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So that even as the eagle's age
Renewed is thy youth.' "


Those who had not met him outside of his Toronto home would never have dreamed that Donald Gunn, one of the first members of the firm that is now Gunn 's Limited, had gone through an experience little different from that of Mr. McDougall. Straight and active as a man of thirty, when nearly seventy, and with the calm of one upon whom care had never rested, he was far from looking the part of a pioneer who had borne the burden of the old-time harvest and the fierce heat of the logging bee that preceded it. Still there were few men who had a larger part in the trials and privations of the days that are gone. The John Gunn, referred to by Mr. McDougall, was his father, and Donald was one of nine sons whose axes cleared the old home-stead that now forms the basis of Dunrobin farm north of Beaverton.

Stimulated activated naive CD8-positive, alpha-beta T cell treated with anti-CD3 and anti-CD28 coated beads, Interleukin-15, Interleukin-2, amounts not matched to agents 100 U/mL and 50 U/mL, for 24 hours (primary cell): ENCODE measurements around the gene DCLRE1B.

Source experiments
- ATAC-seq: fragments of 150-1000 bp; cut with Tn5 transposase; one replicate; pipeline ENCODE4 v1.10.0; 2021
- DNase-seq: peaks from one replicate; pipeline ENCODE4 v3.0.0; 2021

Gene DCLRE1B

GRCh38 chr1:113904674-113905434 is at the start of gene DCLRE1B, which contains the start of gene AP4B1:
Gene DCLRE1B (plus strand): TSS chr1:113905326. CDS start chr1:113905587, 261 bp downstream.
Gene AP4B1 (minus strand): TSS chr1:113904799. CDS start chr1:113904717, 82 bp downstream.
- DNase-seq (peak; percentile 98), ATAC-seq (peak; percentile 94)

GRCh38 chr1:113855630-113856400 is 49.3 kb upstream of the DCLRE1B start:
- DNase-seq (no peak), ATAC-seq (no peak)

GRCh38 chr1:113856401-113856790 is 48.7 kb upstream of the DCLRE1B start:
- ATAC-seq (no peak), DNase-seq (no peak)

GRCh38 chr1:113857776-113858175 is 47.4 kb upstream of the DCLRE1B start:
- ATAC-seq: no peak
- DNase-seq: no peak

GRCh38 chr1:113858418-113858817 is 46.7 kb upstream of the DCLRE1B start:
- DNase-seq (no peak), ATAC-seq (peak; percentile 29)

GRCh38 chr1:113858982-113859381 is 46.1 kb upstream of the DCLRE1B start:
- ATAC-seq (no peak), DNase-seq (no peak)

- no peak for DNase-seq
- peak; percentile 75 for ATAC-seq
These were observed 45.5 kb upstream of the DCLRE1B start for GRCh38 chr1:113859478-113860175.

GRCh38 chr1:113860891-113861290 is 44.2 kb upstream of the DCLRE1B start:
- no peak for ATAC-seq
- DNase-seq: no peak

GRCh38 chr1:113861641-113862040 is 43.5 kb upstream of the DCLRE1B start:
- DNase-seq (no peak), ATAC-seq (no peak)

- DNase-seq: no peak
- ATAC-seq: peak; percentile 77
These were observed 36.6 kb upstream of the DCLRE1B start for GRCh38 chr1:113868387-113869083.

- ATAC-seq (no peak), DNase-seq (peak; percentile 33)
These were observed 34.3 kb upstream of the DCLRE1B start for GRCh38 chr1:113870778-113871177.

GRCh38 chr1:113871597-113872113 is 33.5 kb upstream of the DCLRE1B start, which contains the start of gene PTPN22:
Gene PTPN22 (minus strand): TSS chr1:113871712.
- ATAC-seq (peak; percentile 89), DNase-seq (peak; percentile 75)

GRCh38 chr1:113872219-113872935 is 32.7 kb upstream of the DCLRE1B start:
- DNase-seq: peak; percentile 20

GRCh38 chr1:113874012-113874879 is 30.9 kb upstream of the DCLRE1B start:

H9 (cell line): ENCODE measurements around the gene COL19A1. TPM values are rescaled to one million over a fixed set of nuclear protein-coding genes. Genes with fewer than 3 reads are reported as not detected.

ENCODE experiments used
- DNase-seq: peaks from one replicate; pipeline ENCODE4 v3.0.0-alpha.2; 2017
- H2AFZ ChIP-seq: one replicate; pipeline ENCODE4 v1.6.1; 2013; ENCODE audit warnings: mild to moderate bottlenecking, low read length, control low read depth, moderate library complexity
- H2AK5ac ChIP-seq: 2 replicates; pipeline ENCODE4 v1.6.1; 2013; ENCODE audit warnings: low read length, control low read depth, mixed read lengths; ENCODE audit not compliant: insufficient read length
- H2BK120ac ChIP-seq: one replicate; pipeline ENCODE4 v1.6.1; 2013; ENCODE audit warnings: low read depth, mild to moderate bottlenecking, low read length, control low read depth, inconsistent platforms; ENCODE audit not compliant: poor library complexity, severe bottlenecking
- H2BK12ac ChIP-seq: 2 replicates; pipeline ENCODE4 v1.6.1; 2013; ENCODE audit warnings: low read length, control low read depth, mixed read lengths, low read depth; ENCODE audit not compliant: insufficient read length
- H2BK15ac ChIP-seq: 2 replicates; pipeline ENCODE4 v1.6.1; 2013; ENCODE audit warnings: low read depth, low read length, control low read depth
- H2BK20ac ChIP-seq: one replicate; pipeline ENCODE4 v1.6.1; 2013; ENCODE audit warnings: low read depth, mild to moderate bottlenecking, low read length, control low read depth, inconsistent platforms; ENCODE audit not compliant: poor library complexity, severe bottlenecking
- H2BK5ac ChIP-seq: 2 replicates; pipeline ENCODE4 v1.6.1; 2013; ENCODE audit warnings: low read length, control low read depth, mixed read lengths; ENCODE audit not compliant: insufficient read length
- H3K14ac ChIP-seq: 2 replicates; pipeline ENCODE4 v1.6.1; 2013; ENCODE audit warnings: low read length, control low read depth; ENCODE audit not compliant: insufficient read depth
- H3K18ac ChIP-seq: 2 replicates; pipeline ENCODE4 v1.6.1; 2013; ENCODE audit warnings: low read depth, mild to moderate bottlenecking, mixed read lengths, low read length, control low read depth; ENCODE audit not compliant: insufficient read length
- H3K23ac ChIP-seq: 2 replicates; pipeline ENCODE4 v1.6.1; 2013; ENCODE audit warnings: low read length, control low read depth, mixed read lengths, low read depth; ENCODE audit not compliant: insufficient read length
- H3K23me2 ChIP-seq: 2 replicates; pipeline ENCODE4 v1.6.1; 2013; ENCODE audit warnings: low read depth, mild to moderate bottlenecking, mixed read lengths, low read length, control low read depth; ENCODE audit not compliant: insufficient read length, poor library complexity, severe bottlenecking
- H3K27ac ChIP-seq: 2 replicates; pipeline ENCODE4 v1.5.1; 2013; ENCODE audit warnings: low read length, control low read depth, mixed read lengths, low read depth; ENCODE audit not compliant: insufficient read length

Day after day he swung the cradle, leaving four or five acres of levelled grain to show for his day's work. In the beginning he did more than this. He put in ten hours a day cradling on the farm of Colonel Cameron, and did the cutting at home in the early morning and late evening. In all this he was well aided by another member of the family—Dr. Gunn, famous all over the Huron tract for his skill as a surgeon.

"The flail had pretty well gone out before my time," said Mr. Gunn, "and the sickle was a thing of the past. But I have teamed a good many hundred bushels of grain to Manchester or Whitby that had been cut with a cradle.

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